On November 15th 2016 all eight major political parties in Norway agreed to sign a declaration to support academic freedom and encourage academics to participate in public debate. The occasion was the annual Research Policy Summit and the initiative came from its organizers, the Norwegian Association of Researchers (NAR). What can academics expect from the signing of a non-legal, non-binding pledge?
First, let’s consider the backdrop: Around the world, a sheer disrespect for scientific knowledge seems to be on the rise, even incited by leaders of nations where science and the freedom to pursue knowledge has been known to be held in high esteem (yes, you know who, and where). The notion of “post-factual society” is making headlines.
Researchers who are communicating results or publicly debate controversial or divisive topics, risk the threat of losing their jobs, having their funding cut off or being restrained in more subtle ways. Academic freedom is under pressure, as Scholars at Risk and others are reporting.
To be fair, researchers in Norway are not subject to the worst forms of threats to their intellectual and academic freedom. Norwegian academics are mostly still safe to pursue research according to their own interests and free from direct political influence. Academic and artistic freedom is explicitly protected under the Act relating to universities and university colleges (Section 1-5). However, some recent controversies have made clear that academic freedom can be put under political pressure despite the strong legal protection. The cases were typically related to frictions between commercial and research interests or specifically contested issues.
Last year, a Minister was accused of instructing researchers at a national, state-financed institute for marine research. One of his colleagues was said to be cherry-picking and incorrectly reporting research findings to support her immigration policies. Other parliamentarians commissioned a new report on wolves and wildlife migration, thus ignoring the existing reports from an already frustrated Scandinavian research community.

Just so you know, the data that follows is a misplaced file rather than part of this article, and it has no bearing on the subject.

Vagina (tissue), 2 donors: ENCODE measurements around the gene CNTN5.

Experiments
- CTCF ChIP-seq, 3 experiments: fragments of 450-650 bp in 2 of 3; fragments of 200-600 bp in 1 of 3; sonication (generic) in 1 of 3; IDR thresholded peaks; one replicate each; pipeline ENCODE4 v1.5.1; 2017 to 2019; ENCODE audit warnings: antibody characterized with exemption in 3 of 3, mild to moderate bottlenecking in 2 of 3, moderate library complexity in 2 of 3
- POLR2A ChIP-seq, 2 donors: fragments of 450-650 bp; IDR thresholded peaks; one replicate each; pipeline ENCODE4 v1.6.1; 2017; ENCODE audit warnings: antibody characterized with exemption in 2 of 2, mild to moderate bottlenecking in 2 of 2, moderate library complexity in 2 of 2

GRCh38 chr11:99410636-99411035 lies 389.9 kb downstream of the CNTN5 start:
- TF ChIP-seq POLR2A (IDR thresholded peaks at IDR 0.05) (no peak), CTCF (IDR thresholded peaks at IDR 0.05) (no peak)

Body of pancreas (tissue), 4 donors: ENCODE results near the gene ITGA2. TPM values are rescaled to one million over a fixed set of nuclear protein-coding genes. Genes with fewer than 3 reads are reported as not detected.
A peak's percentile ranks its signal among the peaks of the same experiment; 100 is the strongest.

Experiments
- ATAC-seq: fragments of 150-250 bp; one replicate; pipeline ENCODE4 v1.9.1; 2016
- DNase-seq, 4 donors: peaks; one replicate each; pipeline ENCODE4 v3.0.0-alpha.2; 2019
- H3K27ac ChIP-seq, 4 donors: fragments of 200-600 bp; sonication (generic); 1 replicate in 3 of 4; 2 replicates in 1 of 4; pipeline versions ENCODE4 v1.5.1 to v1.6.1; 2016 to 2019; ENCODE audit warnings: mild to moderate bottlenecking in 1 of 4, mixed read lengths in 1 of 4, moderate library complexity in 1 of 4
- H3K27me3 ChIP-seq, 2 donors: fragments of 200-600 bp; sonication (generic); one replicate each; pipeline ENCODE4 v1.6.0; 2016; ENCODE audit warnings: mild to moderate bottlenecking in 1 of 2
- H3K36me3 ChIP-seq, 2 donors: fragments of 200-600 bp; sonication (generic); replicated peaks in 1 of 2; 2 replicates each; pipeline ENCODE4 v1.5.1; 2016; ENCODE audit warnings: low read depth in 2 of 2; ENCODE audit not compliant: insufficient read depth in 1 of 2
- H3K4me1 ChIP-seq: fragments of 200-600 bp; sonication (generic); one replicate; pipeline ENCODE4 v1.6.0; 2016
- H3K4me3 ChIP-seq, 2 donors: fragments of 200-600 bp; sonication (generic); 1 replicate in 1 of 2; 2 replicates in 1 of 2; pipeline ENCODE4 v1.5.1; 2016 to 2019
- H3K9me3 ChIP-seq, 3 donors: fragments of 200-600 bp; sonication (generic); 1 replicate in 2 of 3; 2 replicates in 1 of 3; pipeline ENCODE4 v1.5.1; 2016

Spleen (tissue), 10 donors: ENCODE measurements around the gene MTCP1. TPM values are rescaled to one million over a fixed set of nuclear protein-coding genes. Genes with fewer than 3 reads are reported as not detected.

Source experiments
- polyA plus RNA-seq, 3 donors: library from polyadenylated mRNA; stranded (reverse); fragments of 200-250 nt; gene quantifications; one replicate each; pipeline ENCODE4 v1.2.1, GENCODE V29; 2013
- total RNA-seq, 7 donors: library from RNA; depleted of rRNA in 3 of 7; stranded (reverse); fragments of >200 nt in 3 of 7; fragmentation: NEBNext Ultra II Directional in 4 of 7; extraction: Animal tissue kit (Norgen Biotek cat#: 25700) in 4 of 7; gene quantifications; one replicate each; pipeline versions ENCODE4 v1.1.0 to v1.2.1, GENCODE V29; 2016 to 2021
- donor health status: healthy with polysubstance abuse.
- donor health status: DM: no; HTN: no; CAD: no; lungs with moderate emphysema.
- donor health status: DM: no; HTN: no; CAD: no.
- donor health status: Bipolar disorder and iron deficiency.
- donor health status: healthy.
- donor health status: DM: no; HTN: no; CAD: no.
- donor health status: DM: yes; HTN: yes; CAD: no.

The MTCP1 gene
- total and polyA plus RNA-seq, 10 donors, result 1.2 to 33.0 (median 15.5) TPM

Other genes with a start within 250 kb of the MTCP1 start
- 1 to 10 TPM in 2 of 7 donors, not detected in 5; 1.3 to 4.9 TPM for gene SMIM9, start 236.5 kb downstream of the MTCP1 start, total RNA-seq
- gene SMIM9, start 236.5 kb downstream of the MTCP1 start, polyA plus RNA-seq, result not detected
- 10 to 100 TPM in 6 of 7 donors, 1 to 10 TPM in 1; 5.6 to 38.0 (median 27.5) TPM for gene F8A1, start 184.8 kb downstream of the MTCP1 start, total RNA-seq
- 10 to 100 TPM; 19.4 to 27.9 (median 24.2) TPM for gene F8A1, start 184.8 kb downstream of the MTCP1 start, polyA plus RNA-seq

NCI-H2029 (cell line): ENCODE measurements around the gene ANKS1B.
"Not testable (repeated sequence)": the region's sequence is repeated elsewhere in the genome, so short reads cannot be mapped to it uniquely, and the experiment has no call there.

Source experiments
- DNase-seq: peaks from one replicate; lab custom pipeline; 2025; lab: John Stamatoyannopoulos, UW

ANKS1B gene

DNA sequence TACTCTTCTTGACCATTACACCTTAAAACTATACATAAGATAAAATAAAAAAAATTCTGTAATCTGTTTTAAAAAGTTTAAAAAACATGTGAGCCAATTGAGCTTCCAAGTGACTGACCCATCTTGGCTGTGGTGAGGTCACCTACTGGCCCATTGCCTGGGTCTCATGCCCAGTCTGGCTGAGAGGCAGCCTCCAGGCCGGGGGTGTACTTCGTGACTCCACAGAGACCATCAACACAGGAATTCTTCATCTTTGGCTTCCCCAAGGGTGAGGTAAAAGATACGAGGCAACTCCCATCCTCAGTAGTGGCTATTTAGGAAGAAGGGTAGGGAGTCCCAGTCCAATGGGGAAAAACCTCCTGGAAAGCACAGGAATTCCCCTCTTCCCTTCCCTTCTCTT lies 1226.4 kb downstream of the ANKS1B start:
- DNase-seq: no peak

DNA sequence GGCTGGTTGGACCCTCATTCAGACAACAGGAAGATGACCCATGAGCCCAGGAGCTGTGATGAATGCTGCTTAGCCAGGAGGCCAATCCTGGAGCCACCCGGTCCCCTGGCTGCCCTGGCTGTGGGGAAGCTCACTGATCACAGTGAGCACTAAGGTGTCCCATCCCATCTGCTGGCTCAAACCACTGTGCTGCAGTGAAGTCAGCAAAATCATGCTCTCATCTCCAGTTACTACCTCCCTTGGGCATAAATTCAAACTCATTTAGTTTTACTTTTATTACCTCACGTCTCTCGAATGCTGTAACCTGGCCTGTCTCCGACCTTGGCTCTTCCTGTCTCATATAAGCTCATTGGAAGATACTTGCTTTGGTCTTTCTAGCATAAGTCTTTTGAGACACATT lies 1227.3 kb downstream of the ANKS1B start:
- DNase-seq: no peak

In light of cases such as these, and prompted by feedback received from union members, NAR was encouraged to consider taking action to ensure academic freedom. This is how the idea of a Pledge to Researchers arose.
As mentioned, all the major political parties – from left, centre and right ¬– signed the pledge in November. What did they sign up for? By signing the pledge, the representatives of the eight political parties agree with the importance of “a solid knowledge base and an open-minded approach to research”. Furthermore, and explicitly addressing the concerns raised in relation to the controversies, the politicians “urge researchers to participate in the public exchange of views and make their research available” and crucially – “even when this research may appear to contradict the party’s official position”.
Not only do the parties commit to academic freedom in general, but they also pledge to quote research properly and not conceal research results that are inconsistent with political views.
Judging from the response from NAR’s members, the pledge was well received in the research community. They see it as a welcome acknowledgment of the importance of academic freedom in a time of mounting pressures on researchers.
Does the pledge change anything? Naturally, this kind of document does not secure academic freedom in and of itself. It needs to be seen as a strong symbolic statement on the commitment to freedom and autonomy of academics and academic institutions. Safeguarding academic freedom requires a constant effort on the part of stakeholders such as NAR. With the Pledge to Researchers we have an additional instrument and a proof of Norwegian political parties’ commitment. 2017 is election year in Norway, so the pledge can come in handy to keep politicians in check.
Please read the English language version of the full terms of the pledge to researchers. Perhaps such a document would be helpful in your country as well, to support academic freedom and remind politicians of their duty to make use of research, and to do so with respect for the freedom and autonomy of researchers.